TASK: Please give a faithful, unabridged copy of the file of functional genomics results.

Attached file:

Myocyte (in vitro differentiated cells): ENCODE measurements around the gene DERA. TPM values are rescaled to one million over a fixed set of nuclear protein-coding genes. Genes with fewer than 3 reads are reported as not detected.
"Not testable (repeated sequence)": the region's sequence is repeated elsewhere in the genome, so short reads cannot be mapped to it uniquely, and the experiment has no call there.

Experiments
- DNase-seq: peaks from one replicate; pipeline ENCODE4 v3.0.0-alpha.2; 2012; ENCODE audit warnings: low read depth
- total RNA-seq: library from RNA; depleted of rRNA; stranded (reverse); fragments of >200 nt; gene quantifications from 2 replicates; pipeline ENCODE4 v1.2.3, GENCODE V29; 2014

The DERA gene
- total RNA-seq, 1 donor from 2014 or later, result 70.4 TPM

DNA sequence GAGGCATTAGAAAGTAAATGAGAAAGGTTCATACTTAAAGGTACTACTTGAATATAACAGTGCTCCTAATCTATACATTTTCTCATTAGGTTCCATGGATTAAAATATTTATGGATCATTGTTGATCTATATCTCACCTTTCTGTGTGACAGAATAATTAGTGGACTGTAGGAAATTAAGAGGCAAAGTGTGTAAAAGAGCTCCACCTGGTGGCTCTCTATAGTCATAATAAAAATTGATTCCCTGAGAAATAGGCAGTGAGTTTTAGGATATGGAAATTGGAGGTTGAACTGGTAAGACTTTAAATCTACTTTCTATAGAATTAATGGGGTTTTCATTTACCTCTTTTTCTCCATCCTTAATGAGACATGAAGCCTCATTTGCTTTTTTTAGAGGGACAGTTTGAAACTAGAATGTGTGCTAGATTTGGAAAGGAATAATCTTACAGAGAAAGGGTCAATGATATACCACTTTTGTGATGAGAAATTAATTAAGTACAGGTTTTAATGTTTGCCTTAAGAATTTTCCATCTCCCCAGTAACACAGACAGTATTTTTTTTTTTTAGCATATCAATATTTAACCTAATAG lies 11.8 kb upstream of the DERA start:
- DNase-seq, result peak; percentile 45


Myocyte (in vitro differentiated cells): ENCODE measurements around the gene DERA. TPM values are rescaled to one million over a fixed set of nuclear protein-coding genes. Genes with fewer than 3 reads are reported as not detected.
"Not testable (repeated sequence)": the region's sequence is repeated elsewhere in the genome, so short reads cannot be mapped to it uniquely, and the experiment has no call there.

Experiments
- DNase-seq: peaks from one replicate; pipeline ENCODE4 v3.0.0-alpha.2; 2012; ENCODE audit warnings: low read depth
- total RNA-seq: library from RNA; depleted of rRNA; stranded (reverse); fragments of >200 nt; gene quantifications from 2 replicates; pipeline ENCODE4 v1.2.3, GENCODE V29; 2014

The DERA gene
- total RNA-seq, 1 donor from 2014 or later, result 70.4 TPM

DNA sequence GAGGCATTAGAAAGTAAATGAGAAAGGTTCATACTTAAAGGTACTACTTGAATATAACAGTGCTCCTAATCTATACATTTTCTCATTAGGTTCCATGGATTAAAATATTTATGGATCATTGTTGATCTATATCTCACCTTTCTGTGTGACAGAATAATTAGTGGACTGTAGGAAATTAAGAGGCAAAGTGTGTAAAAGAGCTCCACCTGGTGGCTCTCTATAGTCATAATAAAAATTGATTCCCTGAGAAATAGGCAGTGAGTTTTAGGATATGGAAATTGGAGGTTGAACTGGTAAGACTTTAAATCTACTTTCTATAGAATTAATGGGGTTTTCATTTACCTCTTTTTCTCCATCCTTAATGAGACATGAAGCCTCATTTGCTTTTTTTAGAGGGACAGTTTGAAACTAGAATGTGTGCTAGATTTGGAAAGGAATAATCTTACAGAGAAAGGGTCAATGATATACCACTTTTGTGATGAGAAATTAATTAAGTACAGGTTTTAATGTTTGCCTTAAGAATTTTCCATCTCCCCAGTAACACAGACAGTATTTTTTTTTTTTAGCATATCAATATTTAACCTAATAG lies 11.8 kb upstream of the DERA start:
- DNase-seq, result peak; percentile 45